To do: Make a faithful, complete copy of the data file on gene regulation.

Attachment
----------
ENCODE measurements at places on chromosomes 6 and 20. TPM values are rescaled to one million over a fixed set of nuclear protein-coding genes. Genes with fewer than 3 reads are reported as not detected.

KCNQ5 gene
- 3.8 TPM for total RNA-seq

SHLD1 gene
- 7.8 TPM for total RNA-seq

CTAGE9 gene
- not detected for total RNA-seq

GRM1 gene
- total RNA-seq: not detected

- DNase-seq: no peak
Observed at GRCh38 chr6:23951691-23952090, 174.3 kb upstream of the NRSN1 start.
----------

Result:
ENCODE measurements at places on chromosomes 6 and 20. TPM values are rescaled to one million over a fixed set of nuclear protein-coding genes. Genes with fewer than 3 reads are reported as not detected.

KCNQ5 gene
- 3.8 TPM for total RNA-seq

SHLD1 gene
- 7.8 TPM for total RNA-seq

CTAGE9 gene
- not detected for total RNA-seq

GRM1 gene
- total RNA-seq: not detected

- DNase-seq: no peak
Observed at GRCh38 chr6:23951691-23952090, 174.3 kb upstream of the NRSN1 start.